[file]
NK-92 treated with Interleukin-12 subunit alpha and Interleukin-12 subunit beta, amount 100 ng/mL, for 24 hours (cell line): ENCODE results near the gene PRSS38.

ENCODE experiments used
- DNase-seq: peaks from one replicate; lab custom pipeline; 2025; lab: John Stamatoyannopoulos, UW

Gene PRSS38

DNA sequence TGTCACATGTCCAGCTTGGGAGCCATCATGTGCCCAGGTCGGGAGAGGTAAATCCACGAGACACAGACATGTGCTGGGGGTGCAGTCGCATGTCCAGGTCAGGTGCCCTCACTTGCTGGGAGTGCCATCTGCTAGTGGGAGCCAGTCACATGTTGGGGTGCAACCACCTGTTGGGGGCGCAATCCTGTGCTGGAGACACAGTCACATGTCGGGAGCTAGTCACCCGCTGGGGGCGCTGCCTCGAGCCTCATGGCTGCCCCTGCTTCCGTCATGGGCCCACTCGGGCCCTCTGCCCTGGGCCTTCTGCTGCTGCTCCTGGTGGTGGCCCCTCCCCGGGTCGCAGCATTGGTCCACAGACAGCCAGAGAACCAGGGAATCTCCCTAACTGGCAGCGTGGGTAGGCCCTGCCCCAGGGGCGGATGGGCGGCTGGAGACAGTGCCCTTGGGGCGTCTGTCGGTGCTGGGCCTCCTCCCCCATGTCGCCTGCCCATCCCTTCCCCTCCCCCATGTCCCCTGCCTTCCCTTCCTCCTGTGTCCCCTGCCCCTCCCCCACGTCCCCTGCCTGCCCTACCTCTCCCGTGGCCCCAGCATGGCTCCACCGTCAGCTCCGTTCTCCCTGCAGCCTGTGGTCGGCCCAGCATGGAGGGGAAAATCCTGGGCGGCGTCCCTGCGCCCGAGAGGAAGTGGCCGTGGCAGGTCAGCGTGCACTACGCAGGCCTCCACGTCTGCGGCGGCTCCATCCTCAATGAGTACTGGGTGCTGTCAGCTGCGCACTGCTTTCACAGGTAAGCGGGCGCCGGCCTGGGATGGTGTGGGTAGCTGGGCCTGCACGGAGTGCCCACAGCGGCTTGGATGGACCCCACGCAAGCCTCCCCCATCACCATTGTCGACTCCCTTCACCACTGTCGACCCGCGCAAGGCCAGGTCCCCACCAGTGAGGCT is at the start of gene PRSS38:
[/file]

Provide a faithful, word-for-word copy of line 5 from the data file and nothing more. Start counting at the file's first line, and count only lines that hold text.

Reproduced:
DNA sequence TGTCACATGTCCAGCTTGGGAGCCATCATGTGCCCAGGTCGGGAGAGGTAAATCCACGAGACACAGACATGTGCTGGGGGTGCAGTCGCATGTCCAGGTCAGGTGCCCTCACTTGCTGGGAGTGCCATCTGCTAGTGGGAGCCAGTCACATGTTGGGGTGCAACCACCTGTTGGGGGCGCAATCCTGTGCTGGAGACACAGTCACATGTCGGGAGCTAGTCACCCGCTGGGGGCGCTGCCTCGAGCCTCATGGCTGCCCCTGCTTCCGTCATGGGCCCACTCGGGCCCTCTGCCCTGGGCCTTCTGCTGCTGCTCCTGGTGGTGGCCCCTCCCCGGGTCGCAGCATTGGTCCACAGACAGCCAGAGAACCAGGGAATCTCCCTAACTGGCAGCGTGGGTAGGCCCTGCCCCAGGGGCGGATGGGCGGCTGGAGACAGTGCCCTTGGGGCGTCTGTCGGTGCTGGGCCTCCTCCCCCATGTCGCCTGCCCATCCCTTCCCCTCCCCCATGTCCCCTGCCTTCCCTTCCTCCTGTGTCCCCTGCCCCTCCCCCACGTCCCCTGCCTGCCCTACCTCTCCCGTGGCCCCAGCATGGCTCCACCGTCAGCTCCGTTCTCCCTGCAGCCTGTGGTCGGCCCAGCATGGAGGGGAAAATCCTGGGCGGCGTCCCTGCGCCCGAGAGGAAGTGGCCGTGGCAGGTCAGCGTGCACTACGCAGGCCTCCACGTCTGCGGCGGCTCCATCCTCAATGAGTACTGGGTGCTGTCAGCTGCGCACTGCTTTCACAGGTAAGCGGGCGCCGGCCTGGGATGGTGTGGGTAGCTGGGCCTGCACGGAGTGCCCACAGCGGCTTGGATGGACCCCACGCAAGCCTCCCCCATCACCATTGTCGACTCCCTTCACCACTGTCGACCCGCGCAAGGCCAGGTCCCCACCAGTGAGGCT is at the start of gene PRSS38: